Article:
Even though our girl is so thrilled and excited with all of the impending holiday festivities, I forgot that this time of year is hard on little M… and on me.
I assumed that because little M has changed and matured, and is so much better at communicating her needs and feelings, that this year might be different and maybe a little easier for her.
And it has…been a little easier, that is. But change is still hard.
And while she doesn’t go into a tailspin that is impossible to recover from, she does still get overstimulated, and the overstimulation fall-out is hard. There is so much anticipation, so much exciting buildup everywhere we go. And there’s nothing wrong with that. It’s great to have that anticipation… I love it.
And excitement is normal. Overstimulation is even normal for kids this age.
But the fallout…the aftermath of changes our girl cannot control, the changes around the house, the interruption of her predictable schedule…all of these things wreak havoc on our little girl.
We started seeing it in little things right after Thanksgiving. She became a bit more rigid in her need for control, and some of that old fake high-pitched laugh started creeping back in.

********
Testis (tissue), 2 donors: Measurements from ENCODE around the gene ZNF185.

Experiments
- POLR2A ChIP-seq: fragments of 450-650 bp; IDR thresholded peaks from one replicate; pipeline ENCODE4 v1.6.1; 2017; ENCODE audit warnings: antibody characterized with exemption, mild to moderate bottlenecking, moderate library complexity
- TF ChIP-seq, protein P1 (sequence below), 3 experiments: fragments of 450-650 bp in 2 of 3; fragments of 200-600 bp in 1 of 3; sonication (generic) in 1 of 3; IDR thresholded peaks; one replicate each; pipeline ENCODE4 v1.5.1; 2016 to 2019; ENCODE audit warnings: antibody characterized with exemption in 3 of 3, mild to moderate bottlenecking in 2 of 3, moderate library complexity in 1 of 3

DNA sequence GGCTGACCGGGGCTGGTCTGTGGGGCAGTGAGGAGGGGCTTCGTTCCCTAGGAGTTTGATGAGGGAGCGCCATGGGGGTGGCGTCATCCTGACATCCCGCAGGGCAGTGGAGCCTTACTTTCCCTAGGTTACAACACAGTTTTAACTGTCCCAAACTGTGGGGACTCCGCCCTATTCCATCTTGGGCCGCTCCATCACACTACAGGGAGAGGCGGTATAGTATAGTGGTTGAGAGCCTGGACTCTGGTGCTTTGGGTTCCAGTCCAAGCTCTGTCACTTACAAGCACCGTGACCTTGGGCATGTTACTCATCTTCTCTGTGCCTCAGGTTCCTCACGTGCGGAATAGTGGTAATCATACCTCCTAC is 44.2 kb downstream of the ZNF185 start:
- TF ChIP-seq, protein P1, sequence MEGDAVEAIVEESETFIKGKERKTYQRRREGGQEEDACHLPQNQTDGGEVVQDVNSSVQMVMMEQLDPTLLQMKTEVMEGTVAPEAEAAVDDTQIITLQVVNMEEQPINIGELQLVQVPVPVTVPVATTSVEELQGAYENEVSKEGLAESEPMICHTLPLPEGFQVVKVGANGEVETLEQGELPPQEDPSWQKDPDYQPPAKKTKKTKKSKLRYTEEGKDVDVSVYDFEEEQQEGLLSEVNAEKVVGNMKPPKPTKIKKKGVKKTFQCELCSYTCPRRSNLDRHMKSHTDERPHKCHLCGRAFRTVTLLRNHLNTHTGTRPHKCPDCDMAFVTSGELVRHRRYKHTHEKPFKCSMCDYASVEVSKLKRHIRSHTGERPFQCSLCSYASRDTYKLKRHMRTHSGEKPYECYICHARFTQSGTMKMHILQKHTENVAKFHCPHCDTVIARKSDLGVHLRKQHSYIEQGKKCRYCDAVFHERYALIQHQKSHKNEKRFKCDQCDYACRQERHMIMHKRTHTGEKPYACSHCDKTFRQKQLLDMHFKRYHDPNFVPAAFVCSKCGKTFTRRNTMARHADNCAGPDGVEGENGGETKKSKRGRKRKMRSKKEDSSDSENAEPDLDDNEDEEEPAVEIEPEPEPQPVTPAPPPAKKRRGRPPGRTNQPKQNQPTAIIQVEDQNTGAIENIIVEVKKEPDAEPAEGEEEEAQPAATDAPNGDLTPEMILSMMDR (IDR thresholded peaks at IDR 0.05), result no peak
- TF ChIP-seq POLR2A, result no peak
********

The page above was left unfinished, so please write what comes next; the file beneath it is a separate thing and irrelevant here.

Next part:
She had been much more emotional, crying at little changes, and breaking into hysterical sobs when she is corrected about something or told no. She has cried almost every night in her sleep, and that’s the thing that really gets me…the crying in the sleep. It’s so sad, so pitiful, and it tears at my heart.
So, even though I was hoping this year would be different for our girl, even though I was hoping that after two years with us, she wouldn’t have to panic at little changes, but would be able to trust us more, and let go…it seems that we are going to have to figure out a new way to deal.
We know that this time of year is hard for her…we know that the time around her birthday, and the time around August (when we got her) is hard.
What does that mean? I guess it just means that we are aware…not necessarily going to change anything. We aren’t going to not do anything…we do want her to have the fun experiences that this season brings, and the memories from those experiences. But we know that the aftermath is hard, and that she might need a little extra help calming down. We will do extra holding and cuddling, and we will talk and reassure her. In the end, time will pass, and we will get back to our normal schedule. And once again, she will see that we have taken care of everything, including her, and that even though change can be a little stressful, it doesn’t have to be traumatic.
And she will remember that we had fun… and we will all look forward to the next Christmas.